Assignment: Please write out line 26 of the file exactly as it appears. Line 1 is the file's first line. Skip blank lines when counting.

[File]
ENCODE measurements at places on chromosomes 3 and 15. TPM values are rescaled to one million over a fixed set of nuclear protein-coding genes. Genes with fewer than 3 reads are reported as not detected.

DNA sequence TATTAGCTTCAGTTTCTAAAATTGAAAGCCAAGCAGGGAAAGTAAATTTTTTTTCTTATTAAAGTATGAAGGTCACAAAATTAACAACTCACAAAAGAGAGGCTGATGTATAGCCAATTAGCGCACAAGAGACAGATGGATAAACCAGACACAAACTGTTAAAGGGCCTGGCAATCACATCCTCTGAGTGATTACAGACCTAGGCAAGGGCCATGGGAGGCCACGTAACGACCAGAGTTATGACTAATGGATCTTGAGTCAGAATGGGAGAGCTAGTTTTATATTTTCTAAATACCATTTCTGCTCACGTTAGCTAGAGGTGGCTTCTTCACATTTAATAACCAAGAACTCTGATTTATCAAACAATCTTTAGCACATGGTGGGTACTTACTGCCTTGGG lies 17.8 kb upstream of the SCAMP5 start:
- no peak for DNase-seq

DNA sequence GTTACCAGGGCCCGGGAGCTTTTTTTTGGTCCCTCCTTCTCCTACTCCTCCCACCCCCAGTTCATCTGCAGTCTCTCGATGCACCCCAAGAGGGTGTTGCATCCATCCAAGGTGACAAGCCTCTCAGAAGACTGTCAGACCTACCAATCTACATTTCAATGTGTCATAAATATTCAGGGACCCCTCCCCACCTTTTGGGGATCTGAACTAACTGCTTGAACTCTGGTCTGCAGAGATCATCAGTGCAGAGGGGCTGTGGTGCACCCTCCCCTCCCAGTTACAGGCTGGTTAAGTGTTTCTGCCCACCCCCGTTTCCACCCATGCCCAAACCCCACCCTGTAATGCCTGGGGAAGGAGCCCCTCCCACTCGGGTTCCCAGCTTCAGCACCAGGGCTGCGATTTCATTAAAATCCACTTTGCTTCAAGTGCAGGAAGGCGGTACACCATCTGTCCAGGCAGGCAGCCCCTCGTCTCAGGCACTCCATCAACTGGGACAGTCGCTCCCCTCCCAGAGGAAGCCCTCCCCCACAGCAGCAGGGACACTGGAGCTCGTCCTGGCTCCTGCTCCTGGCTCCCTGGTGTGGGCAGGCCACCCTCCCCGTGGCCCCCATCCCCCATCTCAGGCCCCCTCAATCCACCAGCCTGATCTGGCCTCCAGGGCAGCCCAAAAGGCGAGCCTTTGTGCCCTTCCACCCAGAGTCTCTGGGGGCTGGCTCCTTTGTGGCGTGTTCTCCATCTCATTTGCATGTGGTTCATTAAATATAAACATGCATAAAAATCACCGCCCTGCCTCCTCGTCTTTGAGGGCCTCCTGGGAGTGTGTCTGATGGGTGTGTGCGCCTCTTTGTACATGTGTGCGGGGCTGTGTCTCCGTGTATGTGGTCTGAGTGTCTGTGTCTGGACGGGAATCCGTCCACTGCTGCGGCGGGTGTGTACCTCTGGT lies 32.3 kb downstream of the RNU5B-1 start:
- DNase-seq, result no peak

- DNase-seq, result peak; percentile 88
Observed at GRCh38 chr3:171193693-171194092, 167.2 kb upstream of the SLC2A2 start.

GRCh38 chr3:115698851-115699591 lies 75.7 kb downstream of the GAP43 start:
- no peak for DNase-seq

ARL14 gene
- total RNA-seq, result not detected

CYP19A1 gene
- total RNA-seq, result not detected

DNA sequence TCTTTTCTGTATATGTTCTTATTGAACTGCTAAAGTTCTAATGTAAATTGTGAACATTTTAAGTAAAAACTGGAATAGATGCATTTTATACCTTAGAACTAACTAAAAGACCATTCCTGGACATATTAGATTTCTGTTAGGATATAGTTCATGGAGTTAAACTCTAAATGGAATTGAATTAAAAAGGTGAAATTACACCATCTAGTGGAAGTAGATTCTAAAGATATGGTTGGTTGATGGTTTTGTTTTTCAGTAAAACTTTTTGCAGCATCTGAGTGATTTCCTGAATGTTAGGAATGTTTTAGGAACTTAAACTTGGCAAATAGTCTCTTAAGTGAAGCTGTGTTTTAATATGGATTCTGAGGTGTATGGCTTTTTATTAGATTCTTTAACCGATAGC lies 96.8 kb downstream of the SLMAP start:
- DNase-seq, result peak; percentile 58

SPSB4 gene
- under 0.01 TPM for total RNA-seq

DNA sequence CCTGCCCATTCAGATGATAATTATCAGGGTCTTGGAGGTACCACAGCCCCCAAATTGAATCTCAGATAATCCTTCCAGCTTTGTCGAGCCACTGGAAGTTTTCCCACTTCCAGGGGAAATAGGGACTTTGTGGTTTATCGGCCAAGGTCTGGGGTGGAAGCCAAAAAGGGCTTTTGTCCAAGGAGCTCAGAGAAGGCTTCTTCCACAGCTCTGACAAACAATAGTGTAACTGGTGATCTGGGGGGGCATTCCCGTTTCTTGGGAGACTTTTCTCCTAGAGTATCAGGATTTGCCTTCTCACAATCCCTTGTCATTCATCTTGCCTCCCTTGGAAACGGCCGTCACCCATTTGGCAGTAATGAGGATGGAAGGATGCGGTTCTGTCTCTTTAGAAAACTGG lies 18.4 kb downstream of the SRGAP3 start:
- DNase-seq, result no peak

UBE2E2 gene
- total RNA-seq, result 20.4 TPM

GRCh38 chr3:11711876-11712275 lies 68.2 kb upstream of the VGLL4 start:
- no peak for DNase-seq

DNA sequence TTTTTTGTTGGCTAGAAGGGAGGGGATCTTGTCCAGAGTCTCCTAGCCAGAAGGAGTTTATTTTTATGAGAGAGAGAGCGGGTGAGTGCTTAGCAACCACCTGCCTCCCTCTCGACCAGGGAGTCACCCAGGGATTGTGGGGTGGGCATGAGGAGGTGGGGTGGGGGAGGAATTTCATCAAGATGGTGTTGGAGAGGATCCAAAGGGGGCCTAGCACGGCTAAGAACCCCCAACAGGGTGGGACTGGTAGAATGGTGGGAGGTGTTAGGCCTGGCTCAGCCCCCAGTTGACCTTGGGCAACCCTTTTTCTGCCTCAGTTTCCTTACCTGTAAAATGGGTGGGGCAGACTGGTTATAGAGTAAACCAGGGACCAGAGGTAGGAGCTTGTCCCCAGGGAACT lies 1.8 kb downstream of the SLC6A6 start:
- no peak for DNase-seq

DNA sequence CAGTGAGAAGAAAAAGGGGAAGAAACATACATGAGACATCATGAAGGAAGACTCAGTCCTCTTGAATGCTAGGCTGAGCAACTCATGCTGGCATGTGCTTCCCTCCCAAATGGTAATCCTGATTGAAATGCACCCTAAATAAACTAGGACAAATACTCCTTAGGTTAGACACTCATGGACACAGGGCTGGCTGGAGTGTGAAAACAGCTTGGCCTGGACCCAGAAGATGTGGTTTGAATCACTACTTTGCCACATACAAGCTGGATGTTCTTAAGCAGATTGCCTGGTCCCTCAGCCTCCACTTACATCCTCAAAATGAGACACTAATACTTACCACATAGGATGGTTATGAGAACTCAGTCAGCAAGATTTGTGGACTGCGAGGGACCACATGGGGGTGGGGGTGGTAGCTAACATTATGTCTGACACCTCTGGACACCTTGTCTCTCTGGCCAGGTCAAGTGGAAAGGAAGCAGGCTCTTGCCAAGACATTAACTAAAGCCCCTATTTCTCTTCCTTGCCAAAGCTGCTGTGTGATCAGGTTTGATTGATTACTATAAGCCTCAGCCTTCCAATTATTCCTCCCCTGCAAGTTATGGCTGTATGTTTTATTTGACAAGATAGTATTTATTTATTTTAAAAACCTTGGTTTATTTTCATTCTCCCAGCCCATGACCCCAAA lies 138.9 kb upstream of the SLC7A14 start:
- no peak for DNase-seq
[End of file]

DNA sequence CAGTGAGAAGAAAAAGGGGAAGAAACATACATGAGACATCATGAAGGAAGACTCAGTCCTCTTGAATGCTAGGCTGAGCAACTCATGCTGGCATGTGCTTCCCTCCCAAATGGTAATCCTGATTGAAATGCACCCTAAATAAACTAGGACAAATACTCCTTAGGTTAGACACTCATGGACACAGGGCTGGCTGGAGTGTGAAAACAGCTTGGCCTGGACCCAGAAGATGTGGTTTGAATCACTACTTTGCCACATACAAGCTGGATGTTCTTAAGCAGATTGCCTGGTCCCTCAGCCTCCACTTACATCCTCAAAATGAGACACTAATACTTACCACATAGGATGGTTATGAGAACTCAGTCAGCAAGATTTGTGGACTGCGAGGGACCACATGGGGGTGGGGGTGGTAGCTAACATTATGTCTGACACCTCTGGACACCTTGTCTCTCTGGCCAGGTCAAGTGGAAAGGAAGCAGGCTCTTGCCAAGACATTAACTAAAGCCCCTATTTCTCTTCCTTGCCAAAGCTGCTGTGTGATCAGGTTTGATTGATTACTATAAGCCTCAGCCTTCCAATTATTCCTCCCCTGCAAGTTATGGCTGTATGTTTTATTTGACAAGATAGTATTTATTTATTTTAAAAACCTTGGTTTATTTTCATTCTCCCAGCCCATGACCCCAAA lies 138.9 kb upstream of the SLC7A14 start: